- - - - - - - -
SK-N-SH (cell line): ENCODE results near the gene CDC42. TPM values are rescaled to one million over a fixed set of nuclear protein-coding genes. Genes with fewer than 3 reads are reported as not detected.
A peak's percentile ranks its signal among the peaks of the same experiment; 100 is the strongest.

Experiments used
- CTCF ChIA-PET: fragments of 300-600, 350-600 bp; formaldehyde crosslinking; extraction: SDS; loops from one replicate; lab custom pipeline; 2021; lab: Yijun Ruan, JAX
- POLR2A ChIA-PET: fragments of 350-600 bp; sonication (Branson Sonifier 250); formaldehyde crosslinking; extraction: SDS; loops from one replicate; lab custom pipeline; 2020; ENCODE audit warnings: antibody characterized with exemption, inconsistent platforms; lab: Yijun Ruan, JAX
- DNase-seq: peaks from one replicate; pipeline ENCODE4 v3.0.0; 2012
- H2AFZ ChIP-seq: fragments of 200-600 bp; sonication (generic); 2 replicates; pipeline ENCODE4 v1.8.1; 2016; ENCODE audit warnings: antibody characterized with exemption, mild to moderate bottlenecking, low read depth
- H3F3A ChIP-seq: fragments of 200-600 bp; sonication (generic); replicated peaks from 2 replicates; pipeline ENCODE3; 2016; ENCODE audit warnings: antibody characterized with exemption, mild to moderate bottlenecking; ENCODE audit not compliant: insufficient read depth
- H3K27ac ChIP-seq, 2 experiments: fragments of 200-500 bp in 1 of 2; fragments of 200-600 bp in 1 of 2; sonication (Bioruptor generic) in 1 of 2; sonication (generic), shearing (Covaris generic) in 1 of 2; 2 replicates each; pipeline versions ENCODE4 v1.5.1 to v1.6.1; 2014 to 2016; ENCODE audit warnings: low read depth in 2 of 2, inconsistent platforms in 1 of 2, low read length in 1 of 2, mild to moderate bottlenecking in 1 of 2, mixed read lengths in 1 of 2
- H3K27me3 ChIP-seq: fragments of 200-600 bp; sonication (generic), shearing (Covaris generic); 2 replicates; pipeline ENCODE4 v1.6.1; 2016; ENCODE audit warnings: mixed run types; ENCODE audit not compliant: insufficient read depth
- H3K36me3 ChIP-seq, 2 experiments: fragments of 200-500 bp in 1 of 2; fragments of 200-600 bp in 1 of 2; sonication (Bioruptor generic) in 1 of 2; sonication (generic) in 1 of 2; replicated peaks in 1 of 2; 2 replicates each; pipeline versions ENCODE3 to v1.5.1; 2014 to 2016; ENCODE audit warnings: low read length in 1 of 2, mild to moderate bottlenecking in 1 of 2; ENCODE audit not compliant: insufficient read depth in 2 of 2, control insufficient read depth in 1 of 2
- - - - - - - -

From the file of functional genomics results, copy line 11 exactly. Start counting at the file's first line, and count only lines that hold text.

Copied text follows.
- H3K36me3 ChIP-seq, 2 experiments: fragments of 200-500 bp in 1 of 2; fragments of 200-600 bp in 1 of 2; sonication (Bioruptor generic) in 1 of 2; sonication (generic) in 1 of 2; replicated peaks in 1 of 2; 2 replicates each; pipeline versions ENCODE3 to v1.5.1; 2014 to 2016; ENCODE audit warnings: low read length in 1 of 2, mild to moderate bottlenecking in 1 of 2; ENCODE audit not compliant: insufficient read depth in 2 of 2, control insufficient read depth in 1 of 2